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Before the WindrushRace Relations in 20th-Century Liverpool$
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John Belchem

Print publication date: 2014

Print ISBN-13: 9781846319679

Published to Liverpool Scholarship Online: September 2014

DOI: 10.5949/liverpool/9781846319679.001.0001

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Race relations in the 1950s

Race relations in the 1950s

Chapter:
(p.161) Chapter Five Race relations in the 1950s
Source:
Before the Windrush
Author(s):

John Belchem

Publisher:
Liverpool University Press
DOI:10.5949/liverpool/9781846319679.003.0006

After the troubled post-war years, Liverpool emerged as a model of race relations in the 1950s. The remarkable flourishing of ethnic associational culture, from the tribal to the pan-national, revealed the complexity and heterogeneity of the ‘coloured community’, but the highly segmented structure precluded a united front against discrimination. Still lauded as a flagship project, Stanley House was often beset with conflict over its paternalistic management style and inability to satisfy the competing needs of new arrivals, ethnic groups and Liverpool-born blacks. In line with voluntary sector practice, the newly-established Colonial Welfare Committee sought to redress the disadvantage endured by the black community, but stopped short of any provision which might encourage an increase in numbers. Even so, Liverpool was regarded as something of a success story in community relations when it escaped the race riots of 1958 and was thereafter approached for advice by cities experiencing the post-Windrush influx.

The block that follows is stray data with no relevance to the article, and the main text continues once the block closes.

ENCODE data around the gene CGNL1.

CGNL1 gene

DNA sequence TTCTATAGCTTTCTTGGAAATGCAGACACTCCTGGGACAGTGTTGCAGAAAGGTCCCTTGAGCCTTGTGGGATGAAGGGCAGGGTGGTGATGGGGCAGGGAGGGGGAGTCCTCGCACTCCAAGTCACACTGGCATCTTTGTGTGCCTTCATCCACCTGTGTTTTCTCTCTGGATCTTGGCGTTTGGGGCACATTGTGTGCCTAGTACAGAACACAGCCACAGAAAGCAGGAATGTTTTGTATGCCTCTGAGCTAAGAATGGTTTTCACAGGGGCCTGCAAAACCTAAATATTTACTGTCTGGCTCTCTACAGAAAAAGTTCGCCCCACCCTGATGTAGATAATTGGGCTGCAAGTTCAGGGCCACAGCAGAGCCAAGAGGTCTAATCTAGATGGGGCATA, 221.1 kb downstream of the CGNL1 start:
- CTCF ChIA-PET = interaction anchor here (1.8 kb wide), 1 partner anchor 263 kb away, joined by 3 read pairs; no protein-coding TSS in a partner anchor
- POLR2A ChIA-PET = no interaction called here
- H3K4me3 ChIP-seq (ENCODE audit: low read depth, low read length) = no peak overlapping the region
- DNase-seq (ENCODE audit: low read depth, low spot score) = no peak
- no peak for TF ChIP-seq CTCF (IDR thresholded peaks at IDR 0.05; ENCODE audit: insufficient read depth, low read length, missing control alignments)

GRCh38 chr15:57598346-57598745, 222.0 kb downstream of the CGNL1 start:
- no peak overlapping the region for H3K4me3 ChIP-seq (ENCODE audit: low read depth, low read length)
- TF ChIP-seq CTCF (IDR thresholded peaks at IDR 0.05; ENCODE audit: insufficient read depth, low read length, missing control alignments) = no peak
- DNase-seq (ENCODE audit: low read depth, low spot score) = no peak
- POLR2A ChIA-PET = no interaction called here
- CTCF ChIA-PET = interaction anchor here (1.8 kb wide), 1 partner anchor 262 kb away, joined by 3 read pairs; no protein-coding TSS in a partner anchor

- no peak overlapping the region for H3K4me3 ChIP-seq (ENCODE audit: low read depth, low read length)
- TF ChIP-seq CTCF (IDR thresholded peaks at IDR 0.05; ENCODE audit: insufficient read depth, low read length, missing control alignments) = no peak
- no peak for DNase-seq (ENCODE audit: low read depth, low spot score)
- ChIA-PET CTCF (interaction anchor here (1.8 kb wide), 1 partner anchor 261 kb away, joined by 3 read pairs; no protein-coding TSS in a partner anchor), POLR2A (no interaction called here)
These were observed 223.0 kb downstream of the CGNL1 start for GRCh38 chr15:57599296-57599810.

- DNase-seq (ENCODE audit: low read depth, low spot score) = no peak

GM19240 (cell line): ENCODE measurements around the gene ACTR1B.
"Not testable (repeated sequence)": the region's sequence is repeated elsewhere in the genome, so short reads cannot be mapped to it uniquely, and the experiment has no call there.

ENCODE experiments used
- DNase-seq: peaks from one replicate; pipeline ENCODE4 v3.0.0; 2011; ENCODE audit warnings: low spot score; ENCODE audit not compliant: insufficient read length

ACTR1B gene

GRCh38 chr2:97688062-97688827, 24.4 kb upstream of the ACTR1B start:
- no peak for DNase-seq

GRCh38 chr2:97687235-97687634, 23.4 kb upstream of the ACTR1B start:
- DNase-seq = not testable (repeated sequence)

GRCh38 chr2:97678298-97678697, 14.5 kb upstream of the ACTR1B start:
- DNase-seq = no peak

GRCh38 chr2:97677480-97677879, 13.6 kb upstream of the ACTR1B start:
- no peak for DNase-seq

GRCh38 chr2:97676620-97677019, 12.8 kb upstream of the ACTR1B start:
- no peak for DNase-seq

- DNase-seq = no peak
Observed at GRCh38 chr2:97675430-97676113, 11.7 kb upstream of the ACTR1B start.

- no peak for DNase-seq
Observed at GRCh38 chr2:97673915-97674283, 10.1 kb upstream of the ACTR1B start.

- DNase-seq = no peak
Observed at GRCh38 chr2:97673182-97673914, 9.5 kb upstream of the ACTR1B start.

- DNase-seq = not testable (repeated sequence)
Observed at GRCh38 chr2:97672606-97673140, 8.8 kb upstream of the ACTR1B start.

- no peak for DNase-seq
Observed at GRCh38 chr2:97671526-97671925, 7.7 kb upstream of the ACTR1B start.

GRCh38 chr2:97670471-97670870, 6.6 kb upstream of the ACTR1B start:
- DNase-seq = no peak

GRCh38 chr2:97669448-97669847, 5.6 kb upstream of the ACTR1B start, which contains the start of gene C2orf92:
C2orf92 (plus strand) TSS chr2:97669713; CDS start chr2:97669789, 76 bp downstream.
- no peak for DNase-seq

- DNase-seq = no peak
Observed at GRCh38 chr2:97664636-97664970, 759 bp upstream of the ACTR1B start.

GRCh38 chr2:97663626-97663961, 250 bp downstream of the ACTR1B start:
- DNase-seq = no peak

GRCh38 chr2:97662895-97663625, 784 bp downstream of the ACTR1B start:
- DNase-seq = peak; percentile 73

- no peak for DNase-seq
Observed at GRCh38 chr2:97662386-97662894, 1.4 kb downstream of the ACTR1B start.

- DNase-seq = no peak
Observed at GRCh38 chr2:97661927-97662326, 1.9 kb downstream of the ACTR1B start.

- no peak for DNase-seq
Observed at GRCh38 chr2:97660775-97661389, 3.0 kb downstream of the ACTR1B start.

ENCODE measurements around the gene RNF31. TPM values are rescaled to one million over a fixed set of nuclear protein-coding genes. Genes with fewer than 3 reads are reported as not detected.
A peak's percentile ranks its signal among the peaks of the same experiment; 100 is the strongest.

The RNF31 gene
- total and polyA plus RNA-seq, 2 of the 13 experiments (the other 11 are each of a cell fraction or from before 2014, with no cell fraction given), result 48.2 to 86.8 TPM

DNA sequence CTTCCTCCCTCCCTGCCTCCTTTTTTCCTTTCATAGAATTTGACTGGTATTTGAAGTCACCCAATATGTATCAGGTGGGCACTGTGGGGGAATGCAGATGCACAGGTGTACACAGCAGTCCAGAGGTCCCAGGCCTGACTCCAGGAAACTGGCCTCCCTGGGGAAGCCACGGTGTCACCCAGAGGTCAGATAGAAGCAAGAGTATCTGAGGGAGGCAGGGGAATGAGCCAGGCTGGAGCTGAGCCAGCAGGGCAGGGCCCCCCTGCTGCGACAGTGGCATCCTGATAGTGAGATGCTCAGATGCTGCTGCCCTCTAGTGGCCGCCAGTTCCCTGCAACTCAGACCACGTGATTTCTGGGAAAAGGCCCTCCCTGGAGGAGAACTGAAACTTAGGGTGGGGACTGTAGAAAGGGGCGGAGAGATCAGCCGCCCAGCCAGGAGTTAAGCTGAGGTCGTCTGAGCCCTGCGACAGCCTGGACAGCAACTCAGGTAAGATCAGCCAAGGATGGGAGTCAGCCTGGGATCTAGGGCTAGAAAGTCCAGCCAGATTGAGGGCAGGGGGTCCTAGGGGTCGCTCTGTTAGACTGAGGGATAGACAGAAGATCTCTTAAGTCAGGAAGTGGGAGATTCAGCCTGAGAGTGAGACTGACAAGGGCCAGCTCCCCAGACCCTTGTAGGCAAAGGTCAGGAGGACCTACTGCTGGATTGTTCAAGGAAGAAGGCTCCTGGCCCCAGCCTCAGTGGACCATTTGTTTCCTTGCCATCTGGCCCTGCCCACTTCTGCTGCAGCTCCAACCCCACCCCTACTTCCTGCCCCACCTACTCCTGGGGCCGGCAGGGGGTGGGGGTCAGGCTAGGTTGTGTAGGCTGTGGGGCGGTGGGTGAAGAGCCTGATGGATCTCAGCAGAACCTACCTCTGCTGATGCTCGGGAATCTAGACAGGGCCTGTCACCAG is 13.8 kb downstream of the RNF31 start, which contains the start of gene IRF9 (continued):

Keywords:   ethnic associational culture, tribal unions, voluntary sector, paternalism, discrimination, Liverpool-born blacks, race riots

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